I am off on Wednesday to the Jane Austen Society of North America’s Annual General Meeting, October 14-16, 2011 in Ft. Worth Texas. I will be quiet here for a few days while I celebrate with a parcel of Janeites in a Grand Texas Style. We shall see how Regency frocks and cowboy boots go together!
The official Book Launch party for Jane Austen Made Me Do It and two of my contributor’s books: The Deception at Lyme, by Carrie Bebris and Jane Austen: Blood Persuasion, by Janet Mullany is on Friday evening October 14th at 6:30 pm at the Sundance Square Barnes & Noble. If you are by chance in town, please come join us. It should be a memorable evening for all.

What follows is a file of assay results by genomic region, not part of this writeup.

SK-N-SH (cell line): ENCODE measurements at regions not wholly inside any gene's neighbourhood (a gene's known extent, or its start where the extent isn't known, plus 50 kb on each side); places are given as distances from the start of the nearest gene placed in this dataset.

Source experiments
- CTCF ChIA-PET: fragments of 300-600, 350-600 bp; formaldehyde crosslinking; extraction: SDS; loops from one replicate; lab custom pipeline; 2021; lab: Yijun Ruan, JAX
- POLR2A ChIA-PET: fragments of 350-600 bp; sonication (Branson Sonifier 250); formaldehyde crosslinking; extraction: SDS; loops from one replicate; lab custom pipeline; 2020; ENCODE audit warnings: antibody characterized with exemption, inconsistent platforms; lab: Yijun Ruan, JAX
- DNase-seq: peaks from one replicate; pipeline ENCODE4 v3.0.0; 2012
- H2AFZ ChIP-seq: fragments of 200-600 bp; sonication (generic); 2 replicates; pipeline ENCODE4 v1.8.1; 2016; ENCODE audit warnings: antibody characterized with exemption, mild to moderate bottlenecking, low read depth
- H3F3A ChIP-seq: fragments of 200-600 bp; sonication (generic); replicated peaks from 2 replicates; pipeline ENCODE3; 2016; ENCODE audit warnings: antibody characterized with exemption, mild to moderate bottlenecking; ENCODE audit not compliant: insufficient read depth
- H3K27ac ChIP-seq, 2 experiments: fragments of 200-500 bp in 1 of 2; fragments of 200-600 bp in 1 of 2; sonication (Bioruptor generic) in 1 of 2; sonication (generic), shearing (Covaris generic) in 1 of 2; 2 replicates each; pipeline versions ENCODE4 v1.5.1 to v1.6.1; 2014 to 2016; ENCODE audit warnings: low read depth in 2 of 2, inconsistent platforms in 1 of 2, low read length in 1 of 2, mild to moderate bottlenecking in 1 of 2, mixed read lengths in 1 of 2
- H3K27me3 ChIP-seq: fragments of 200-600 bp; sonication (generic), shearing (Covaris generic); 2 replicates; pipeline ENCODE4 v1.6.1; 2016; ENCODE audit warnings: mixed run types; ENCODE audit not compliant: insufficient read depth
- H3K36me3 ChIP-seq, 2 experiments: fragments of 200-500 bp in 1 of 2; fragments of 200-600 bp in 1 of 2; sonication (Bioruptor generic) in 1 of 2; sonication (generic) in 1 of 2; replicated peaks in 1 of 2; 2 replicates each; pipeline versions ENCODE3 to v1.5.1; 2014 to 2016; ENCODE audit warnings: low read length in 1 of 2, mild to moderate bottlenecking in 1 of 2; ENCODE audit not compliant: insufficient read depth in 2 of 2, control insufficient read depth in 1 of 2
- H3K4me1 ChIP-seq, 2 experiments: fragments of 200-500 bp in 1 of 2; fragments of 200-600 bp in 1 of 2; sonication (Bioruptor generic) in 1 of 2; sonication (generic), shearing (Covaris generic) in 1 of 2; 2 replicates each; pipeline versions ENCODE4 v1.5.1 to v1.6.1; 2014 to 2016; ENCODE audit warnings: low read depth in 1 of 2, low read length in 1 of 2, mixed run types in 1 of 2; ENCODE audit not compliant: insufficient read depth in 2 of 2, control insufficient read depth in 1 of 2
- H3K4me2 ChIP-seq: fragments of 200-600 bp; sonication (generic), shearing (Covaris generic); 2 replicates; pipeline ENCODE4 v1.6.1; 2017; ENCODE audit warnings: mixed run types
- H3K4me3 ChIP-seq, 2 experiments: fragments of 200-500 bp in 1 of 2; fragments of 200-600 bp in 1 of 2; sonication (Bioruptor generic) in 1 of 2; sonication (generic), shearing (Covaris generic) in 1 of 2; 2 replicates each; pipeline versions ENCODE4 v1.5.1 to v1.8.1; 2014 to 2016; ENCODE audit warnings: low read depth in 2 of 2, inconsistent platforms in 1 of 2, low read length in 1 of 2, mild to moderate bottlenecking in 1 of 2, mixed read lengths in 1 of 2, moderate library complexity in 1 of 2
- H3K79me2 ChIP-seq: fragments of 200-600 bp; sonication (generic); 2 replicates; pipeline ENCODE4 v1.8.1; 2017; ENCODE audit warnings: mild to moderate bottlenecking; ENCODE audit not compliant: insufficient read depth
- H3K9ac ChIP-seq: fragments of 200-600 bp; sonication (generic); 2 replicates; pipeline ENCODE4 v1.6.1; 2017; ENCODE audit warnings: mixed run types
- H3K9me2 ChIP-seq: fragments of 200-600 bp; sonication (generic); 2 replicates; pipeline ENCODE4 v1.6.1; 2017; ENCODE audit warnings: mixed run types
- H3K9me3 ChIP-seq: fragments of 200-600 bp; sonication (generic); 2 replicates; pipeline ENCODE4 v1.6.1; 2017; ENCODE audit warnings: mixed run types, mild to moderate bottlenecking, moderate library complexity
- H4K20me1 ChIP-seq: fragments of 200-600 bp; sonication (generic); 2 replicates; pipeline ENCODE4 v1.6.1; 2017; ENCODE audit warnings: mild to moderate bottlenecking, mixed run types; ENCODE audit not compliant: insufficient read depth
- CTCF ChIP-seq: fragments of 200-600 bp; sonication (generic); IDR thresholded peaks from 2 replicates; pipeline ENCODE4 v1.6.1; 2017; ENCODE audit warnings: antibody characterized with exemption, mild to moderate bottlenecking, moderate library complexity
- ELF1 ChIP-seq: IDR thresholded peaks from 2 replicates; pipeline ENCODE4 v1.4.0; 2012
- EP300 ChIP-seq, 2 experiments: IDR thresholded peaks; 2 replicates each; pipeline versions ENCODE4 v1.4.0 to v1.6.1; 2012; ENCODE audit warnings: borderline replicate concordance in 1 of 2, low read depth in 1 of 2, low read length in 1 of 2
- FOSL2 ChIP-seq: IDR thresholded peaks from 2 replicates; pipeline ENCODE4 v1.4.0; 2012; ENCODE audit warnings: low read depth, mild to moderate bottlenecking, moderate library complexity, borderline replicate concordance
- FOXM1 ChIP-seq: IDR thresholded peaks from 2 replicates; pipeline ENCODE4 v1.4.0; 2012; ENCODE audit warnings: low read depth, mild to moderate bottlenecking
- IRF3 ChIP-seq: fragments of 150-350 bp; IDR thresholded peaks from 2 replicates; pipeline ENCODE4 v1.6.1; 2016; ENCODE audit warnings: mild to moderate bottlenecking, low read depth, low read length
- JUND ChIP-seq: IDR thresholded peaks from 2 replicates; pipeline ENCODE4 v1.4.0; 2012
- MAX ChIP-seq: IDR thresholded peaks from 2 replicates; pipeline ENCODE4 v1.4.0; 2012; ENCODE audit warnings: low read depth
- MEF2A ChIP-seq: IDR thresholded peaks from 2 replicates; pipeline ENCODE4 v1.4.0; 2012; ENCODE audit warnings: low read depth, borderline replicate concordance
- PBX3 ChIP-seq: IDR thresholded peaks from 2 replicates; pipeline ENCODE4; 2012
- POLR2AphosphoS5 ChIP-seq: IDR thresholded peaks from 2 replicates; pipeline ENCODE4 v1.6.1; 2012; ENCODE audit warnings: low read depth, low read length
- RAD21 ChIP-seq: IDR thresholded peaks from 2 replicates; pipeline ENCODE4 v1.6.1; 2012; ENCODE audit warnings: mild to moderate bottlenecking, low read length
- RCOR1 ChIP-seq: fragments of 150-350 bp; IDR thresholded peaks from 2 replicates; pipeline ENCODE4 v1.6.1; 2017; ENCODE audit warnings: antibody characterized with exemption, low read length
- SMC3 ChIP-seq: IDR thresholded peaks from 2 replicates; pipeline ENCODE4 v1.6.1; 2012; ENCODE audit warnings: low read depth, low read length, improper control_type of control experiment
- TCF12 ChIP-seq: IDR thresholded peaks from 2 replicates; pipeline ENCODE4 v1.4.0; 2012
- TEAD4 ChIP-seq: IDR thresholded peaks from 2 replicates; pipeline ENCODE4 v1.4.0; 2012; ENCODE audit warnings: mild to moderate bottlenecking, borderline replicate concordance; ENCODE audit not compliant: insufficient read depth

© 2007 – 2011 Laurel Ann Nattress, Austenprose
American college professor Emma Grant always does the right thing and expects the same from others. She acquired her expectations from her minister father and her favorite author Jane Austen, who both taught her to believe in the happily-ever-after. Life was turning out as planned until she unexpectedly discovers her husband’s affair with her teaching assistant who in turn falsely accuses her of plagiarizing another author’s work. An academic scandal ensues prompting an investigation and removal from her prestigious teaching position, denunciation by academia, and an ugly divorce leaving poor Emma at a turning point in her life. She had always believed in the possibility of finding her Mr. Darcy or Mr. Knightley and settling down to martial bliss. How could Jane Austen have ruined her life?